Standing in the corner I feel my feet on the ground, my chest rise and fall with my breath. It’s a warm day. The air is thick with the scent of blooming plants in nearby pastures. There’s nothing quite like the sweetness of blooming alfalfa! Scanning my own body now, there is no trace of anxiety within me, I feel calm, at peace. As I expand my awareness towards my friend in the shelter I feel a buzzing hum at the front edge of my diaphragm that extends up into my chest, closing my throat, it’s hard to breathe. He’s showing me exactly what he’s feeling, though he has yet to move a muscle or even glance in my direction.
There is a reason I feel my feet on the ground and smell the sweet alfalfa hanging in the air. A reason I breathe and track what’s happening in my own body. It’s easy to resonate, harmonize, or empathize. Humans are quite good at that! I could easily stand in that corner feeling his anxiety wash over me, and consume me, swallowed in that wave of intense emotion. He set the emotional and energetic tone and I followed his lead. Now what? How can I help him if I’m swamped by this wave? Observing him or interacting from this place of overwhelm is not likely to go well.
And so I feel my feet on the ground, I breathe and smell the sweet summer air. I can resonate or empathize with him enough to feel what he shares with me without mirroring it back to him.
And so I stand in that corner sixty feet away and observe the sensations moving through my own body. I feel the sensations of buzzing and humming around my diaphragm, chest and throat, breathing into and through them until they dissipate. The gelding responds with a big deep breath of his own, a little snort of relief as the tension leaves his body. He finally glances in my direction, no longer frozen. He knows I can hear his whispers, and that makes him feel safe enough to consider a conversation with me.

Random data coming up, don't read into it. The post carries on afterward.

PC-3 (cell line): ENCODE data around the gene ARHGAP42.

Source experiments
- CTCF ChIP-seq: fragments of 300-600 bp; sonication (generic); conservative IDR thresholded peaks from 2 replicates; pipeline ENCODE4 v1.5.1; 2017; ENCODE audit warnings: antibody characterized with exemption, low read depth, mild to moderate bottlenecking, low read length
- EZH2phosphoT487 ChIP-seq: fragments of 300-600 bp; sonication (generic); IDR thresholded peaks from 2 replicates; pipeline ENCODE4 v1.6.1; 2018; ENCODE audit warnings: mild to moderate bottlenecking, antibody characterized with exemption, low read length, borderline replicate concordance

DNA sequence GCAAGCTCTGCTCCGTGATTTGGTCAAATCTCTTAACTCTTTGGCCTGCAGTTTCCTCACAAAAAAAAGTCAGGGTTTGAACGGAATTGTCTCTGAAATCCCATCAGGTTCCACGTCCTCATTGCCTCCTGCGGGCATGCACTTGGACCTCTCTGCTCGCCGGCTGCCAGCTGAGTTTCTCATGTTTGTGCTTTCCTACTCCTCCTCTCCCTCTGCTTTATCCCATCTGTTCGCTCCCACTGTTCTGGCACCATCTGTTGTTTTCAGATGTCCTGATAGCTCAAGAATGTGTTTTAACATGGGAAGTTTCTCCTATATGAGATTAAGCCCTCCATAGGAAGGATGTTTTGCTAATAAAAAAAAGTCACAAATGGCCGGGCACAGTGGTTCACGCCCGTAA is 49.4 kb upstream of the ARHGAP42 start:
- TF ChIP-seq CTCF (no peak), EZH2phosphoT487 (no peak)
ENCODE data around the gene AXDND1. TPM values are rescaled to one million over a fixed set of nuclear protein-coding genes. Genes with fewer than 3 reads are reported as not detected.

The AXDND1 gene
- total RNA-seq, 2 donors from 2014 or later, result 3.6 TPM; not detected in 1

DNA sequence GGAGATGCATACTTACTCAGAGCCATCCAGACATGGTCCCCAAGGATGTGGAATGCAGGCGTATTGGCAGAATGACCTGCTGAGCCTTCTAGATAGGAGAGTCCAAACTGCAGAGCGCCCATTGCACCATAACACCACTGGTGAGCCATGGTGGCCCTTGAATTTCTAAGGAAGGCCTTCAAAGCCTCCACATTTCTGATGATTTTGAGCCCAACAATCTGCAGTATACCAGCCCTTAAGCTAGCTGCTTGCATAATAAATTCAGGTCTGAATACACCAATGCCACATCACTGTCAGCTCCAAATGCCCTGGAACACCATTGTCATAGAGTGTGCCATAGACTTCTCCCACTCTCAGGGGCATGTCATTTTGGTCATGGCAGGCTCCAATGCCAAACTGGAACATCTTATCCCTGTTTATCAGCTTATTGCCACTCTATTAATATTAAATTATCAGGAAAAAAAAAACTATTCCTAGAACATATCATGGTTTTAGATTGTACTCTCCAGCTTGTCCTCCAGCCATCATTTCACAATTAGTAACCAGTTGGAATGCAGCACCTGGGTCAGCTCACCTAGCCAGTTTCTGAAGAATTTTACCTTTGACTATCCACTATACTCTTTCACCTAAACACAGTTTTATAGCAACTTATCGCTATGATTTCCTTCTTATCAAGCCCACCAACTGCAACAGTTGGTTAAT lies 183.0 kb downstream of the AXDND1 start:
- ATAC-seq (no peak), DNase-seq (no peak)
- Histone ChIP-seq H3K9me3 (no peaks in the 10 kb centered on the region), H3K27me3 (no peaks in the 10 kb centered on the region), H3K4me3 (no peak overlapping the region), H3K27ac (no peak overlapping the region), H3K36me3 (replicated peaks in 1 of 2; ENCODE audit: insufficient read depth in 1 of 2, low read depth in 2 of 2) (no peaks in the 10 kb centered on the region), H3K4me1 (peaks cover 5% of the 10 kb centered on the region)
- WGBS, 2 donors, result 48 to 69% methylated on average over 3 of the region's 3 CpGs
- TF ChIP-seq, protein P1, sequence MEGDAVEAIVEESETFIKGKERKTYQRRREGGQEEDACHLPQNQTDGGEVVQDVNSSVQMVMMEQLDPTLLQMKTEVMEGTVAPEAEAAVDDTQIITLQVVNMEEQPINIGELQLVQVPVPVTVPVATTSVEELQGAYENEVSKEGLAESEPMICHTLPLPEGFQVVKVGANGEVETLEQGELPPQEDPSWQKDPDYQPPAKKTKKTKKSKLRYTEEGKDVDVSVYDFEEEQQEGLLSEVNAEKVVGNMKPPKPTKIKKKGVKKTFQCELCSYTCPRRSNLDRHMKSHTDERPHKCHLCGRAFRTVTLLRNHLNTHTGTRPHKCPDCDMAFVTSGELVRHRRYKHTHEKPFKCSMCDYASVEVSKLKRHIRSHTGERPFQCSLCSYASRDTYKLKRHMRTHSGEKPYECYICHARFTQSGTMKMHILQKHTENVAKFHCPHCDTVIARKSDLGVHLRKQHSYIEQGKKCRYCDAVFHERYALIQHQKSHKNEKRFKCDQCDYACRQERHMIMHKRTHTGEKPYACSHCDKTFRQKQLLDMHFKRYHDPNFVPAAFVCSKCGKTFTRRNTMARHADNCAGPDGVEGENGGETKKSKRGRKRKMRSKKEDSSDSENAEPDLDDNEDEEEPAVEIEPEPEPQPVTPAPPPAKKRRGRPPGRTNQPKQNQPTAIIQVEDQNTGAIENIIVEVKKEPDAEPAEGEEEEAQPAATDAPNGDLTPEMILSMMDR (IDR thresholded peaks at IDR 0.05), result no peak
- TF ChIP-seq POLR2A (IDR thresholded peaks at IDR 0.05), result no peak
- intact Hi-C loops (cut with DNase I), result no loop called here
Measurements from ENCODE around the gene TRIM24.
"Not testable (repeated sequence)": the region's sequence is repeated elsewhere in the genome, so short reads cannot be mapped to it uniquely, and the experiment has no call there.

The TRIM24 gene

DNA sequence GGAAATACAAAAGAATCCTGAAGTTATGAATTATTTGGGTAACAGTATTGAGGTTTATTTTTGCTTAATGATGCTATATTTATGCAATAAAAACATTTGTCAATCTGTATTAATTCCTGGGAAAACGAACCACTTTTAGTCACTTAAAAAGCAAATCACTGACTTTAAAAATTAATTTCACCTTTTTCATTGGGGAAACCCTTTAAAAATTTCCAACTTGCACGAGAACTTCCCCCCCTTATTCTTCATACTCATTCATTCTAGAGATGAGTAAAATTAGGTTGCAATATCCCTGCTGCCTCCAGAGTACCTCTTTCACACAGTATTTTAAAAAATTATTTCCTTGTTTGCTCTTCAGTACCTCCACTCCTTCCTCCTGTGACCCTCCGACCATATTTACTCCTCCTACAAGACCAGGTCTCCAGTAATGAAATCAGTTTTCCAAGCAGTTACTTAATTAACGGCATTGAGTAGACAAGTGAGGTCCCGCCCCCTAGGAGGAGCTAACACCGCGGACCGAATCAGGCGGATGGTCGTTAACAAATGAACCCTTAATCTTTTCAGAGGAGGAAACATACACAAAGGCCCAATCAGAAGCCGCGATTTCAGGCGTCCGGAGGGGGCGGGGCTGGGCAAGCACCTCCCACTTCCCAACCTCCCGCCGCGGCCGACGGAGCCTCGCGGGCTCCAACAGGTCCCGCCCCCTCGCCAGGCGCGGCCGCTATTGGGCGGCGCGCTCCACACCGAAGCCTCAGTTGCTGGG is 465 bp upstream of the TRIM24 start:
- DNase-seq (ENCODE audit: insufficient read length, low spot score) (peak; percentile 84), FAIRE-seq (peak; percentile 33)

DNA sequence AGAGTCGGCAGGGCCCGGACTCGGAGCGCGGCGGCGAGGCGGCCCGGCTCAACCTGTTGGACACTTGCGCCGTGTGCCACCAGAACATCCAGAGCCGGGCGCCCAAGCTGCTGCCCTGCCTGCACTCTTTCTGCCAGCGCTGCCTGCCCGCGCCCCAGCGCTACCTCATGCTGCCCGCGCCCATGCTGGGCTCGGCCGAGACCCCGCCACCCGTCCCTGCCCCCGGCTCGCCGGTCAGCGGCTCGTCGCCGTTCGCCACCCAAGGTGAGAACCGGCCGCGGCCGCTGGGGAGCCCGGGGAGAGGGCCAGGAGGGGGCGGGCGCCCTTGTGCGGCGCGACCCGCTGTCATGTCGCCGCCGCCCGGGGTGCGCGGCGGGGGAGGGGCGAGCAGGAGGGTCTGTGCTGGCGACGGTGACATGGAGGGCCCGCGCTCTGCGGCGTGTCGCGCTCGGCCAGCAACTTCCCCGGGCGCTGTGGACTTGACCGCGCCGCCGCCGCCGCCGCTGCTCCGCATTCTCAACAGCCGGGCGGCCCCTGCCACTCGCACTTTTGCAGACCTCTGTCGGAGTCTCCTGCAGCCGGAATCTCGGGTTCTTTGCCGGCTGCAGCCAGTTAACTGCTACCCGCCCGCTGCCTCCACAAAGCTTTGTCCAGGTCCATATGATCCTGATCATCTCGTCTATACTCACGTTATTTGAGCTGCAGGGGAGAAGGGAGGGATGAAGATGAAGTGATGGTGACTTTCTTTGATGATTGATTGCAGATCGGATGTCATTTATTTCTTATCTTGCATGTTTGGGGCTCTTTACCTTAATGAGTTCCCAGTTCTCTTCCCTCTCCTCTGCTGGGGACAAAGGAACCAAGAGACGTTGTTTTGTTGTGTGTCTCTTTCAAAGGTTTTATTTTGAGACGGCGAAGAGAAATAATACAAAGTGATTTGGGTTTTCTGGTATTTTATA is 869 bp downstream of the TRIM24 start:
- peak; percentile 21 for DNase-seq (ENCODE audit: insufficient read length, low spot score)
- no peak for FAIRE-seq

I test the waters by moving to the north corner of the paddock, twenty feet away and behind him. He turns to face me, moving a few feet in my direction, head up, and ears pricked in my direction. His eyes are somewhat curious, though guarded. I feel his cautious invitation and approach with clear intentions, not an ounce of subterfuge. Feeling my feet on the ground, moving with rhythm and intention, breathing, and feeling the sun on my face. He allows me to put the halter on and I feel the prickling of anxiety as my jaw tightens. We hang out and breathe together until his fear dissipates and he visibly relaxes. I’m so happy that he is able to be comfortable with me with a halter on his head. That’s enough for today. The halter comes off and he’s free of me. Sometimes it’s best they know they are enough without having to ‘do’ anything for me.
Interactions with horses are multi-sensory experiences. Horses, if we accept their feedback, become the best guide we have to better ourselves as their dance partner. They give honest, nuanced feedback, on a moment-to-moment basis. It almost always begins with a feeling, a palpable emotional tone. The emotional tone, or vibration, is backed up by corresponding body language signals. To dance well we must learn to feel, respond, and adapt to their honest self-expression. We humans tend to be rather clumsy in our attempts at non-verbal communication, shouting when a whisper will do. Give your horse a chance and he’ll teach you to whisper.